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Parekh v. CBS Corp.

United States District Court, M.D. Florida, Orlando Division

July 1, 2019

NIKLESH PAREKH, Plaintiff,
v.
CBS CORPORATION and BRIAN CONYBEARE, Defendants.

          ORDER

          THOMAS B. SMITH UNITED STATES MAGISTRATE JUDGE

         This matter comes before the Court on Plaintiff's Motion to Stay the Court's April 22, 2019 Judgment Pending Appeal (Doc. 133). The Court has also considered Defendants' Memorandum in Opposition to Plaintiff's motion (Doc. 134).

         Pro se Plaintiff Niklesh Parekh complained that Defendants CBS Corporation and Brian Conybeare published a defamatory news report that portrayed him “as a scam or as a man who lied for money.” (Doc. 1, ¶ 5). The Court granted Defendants' motion to dismiss Plaintiff's complaint after finding that one of Defendants' statements did “not concern Parekh or imply any defamatory facts about Parekh, ” and the other statement “is not reasonably capable of a defamatory meaning.” (Doc. 104 at 7-8). The Court also rejected Plaintiff's claim of intentional infliction of emotional distress because it violated Florida's single action rule (Id., at 9-10). The Court subsequently awarded Defendants their reasonable attorney's fees and costs pursuant to Florida's anti-SLAPP statute, Fla. Stat. § 768.295(3), and judgment in the amount of $139, 974.24 was entered against Plaintiff and in favor of Defendants (Id.; Doc. 129). Plaintiff filed a notice of appeal and the case material was transmitted to the United States Court of Appeals for the Eleventh Circuit (Doc. 130; Doc. 131). Now, Plaintiff seeks a stay of the judgment during the pendency of his appeal to the Eleventh Circuit (Doc. 133).

         Federal Rule of Civil Procedure 62 advises that a district judge may stay the enforcement of a judgment pending an appeal if the movant can show that (1) he is likely to prevail on the merits of his appeal; (2) he will suffer irreparable harm if the stay is not imposed; (3) the opposing party will not suffer substantial harm if the stay is imposed; and (4) the stay is not adverse to public interest. Hilton v. Braunskill, 481 U.S. 770, 776 (1987); see also Breedlove v. Hartford Life & Acc. Ins. Co., No. 6:11-CV-991-ORL-28, 2013 WL 361825, at *1 (M.D. Fla. Jan. 30, 2013) (citing Allied Veterans of the World, Inc. v. Seminole County, Fla., No. 6:11-cv-155-Orl-28DAB, 2011 WL 3958437 *1 (M.D. Fla. Sept.8, 2011); Hernandez v. Dugger, 839 F.Supp. 849, 851 (M.D. Fla.1993)).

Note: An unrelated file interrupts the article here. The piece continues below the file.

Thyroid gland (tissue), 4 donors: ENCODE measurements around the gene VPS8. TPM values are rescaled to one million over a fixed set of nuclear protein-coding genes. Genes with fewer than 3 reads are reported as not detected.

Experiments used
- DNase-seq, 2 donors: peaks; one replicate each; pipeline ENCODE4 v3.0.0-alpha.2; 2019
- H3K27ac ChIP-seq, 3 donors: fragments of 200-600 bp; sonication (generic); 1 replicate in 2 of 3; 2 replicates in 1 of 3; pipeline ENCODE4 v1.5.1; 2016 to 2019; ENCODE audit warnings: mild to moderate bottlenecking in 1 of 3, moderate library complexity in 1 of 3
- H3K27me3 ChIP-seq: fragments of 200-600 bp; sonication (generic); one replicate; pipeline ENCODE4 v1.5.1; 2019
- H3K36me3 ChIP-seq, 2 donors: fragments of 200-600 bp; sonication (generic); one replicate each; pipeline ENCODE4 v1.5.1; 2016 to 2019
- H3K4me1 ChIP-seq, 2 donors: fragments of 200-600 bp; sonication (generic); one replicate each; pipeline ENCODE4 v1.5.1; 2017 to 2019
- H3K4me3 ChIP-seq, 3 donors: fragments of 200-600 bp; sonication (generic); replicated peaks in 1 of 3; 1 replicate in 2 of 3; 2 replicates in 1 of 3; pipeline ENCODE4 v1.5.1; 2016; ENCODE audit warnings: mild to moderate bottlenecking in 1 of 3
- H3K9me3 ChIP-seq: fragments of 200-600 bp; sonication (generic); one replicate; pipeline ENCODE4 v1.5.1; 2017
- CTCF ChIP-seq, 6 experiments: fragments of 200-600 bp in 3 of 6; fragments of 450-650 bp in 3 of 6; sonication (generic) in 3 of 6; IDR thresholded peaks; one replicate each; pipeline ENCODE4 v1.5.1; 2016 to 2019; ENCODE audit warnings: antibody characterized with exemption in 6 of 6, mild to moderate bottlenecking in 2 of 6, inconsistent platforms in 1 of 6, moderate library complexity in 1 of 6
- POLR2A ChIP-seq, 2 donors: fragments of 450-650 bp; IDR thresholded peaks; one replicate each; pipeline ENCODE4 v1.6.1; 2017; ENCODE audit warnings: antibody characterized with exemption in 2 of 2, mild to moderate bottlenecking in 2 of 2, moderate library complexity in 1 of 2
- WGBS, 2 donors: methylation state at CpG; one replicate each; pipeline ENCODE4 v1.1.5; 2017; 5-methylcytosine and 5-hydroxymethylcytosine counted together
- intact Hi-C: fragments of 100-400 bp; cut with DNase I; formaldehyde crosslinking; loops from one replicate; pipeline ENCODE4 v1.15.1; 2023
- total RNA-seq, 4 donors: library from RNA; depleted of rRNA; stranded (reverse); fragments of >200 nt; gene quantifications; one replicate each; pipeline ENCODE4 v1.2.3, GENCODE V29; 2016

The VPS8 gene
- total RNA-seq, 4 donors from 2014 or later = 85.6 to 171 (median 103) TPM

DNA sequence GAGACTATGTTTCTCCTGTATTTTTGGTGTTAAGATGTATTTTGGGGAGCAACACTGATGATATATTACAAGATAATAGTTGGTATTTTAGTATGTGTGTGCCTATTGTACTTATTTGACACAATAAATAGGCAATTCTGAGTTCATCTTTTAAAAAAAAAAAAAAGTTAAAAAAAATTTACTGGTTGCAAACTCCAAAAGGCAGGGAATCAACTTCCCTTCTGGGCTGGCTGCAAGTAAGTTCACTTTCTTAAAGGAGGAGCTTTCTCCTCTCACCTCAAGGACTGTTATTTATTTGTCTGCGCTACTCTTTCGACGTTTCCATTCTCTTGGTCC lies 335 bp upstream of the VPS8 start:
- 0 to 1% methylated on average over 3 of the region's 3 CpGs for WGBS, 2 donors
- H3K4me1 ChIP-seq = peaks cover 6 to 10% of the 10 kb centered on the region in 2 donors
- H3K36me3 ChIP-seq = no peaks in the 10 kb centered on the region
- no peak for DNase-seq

1. Likelihood of Success on the Merits

         Plaintiff argues that he is likely to prevail on the merits of his appeal because the district court erred in awarding fees under Florida's anti-SLAPP statute (Doc. 133 at 3). On January 9, 2019, the Court granted Defendants' motion to dismiss and found the facts of the case satisfied both requirements of Florida's anti-SLAPP law:

Defendants asserts that Plaintiff's complaint falls within Florida's anti-SLAPP statute and that they should be awarded attorneys' fees and costs incurred in defending it. (Doc. 19, pp. 13-15). The anti-SLAPP statute prohibits anyone from bringing a lawsuit that is “without merit and primarily because such person or entity has exercised the constitutional right of free speech in connection with a public issue.” Fla. Stat. § 768.295(3) (emphasis added). This case meets both requirements of Florida's anti-SLAPP law. First, as detailed above, Plaintiff's lawsuit is “without merit.” Id. Second, this lawsuit arises out of Defendants' exercise of their “constitutional right of free speech in connection with a public issue” because the News Report constitutes a “written or oral statement that is protected under applicable law, ” and was “made in or in connection with” an “audiovisual work . . . news report, or other similar work. Id. § 768.295(2)(a). Under the anti-SLAPP law, an award of reasonable attorneys' fees and costs is mandatory in these circumstances. See Id. § 768.295(4) (“The Court shall award the prevailing party reasonable attorney fees and costs incurred in connection with a claim that an action was filed in violation of this section.”); see also Boling v. WFTV, LLC, 2018 Fla. Cir. LEXIS 1860 (Fla. Orange County Ct. Feb. 28, 2018).